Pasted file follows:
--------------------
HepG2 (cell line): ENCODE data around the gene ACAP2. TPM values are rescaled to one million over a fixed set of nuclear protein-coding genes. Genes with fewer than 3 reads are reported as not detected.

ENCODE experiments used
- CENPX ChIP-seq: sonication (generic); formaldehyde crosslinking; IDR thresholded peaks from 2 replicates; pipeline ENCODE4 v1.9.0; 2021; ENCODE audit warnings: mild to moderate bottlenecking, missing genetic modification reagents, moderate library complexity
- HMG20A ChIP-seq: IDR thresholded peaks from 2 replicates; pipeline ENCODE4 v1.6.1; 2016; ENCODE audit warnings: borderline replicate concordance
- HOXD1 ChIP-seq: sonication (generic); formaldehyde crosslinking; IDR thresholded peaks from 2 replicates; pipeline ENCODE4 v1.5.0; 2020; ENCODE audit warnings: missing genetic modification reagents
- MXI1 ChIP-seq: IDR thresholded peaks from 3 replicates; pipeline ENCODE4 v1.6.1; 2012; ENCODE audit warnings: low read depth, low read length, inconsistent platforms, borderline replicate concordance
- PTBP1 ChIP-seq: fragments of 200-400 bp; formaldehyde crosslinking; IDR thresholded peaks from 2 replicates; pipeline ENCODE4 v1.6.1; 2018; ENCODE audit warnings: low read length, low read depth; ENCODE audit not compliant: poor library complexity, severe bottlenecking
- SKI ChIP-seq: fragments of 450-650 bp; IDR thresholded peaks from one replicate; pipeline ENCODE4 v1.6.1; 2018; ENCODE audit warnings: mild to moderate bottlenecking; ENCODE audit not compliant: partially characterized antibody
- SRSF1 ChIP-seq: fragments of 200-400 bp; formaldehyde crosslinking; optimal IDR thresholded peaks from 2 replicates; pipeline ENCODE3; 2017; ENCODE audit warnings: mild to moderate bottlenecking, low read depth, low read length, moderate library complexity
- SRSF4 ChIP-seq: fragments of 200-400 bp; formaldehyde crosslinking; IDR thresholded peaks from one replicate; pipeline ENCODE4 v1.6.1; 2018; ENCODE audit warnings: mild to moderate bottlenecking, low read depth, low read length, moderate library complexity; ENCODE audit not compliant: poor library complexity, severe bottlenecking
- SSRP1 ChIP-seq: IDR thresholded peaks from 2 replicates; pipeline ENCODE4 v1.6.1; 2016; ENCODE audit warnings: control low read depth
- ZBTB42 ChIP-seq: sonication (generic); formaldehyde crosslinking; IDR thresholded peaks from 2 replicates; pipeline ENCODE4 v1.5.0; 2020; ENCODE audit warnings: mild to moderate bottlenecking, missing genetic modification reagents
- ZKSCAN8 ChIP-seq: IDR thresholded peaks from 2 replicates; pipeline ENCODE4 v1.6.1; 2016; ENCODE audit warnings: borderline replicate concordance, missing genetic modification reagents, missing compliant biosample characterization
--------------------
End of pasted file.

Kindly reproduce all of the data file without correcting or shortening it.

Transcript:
HepG2 (cell line): ENCODE data around the gene ACAP2. TPM values are rescaled to one million over a fixed set of nuclear protein-coding genes. Genes with fewer than 3 reads are reported as not detected.

ENCODE experiments used
- CENPX ChIP-seq: sonication (generic); formaldehyde crosslinking; IDR thresholded peaks from 2 replicates; pipeline ENCODE4 v1.9.0; 2021; ENCODE audit warnings: mild to moderate bottlenecking, missing genetic modification reagents, moderate library complexity
- HMG20A ChIP-seq: IDR thresholded peaks from 2 replicates; pipeline ENCODE4 v1.6.1; 2016; ENCODE audit warnings: borderline replicate concordance
- HOXD1 ChIP-seq: sonication (generic); formaldehyde crosslinking; IDR thresholded peaks from 2 replicates; pipeline ENCODE4 v1.5.0; 2020; ENCODE audit warnings: missing genetic modification reagents
- MXI1 ChIP-seq: IDR thresholded peaks from 3 replicates; pipeline ENCODE4 v1.6.1; 2012; ENCODE audit warnings: low read depth, low read length, inconsistent platforms, borderline replicate concordance
- PTBP1 ChIP-seq: fragments of 200-400 bp; formaldehyde crosslinking; IDR thresholded peaks from 2 replicates; pipeline ENCODE4 v1.6.1; 2018; ENCODE audit warnings: low read length, low read depth; ENCODE audit not compliant: poor library complexity, severe bottlenecking
- SKI ChIP-seq: fragments of 450-650 bp; IDR thresholded peaks from one replicate; pipeline ENCODE4 v1.6.1; 2018; ENCODE audit warnings: mild to moderate bottlenecking; ENCODE audit not compliant: partially characterized antibody
- SRSF1 ChIP-seq: fragments of 200-400 bp; formaldehyde crosslinking; optimal IDR thresholded peaks from 2 replicates; pipeline ENCODE3; 2017; ENCODE audit warnings: mild to moderate bottlenecking, low read depth, low read length, moderate library complexity
- SRSF4 ChIP-seq: fragments of 200-400 bp; formaldehyde crosslinking; IDR thresholded peaks from one replicate; pipeline ENCODE4 v1.6.1; 2018; ENCODE audit warnings: mild to moderate bottlenecking, low read depth, low read length, moderate library complexity; ENCODE audit not compliant: poor library complexity, severe bottlenecking
- SSRP1 ChIP-seq: IDR thresholded peaks from 2 replicates; pipeline ENCODE4 v1.6.1; 2016; ENCODE audit warnings: control low read depth
- ZBTB42 ChIP-seq: sonication (generic); formaldehyde crosslinking; IDR thresholded peaks from 2 replicates; pipeline ENCODE4 v1.5.0; 2020; ENCODE audit warnings: mild to moderate bottlenecking, missing genetic modification reagents
- ZKSCAN8 ChIP-seq: IDR thresholded peaks from 2 replicates; pipeline ENCODE4 v1.6.1; 2016; ENCODE audit warnings: borderline replicate concordance, missing genetic modification reagents, missing compliant biosample characterization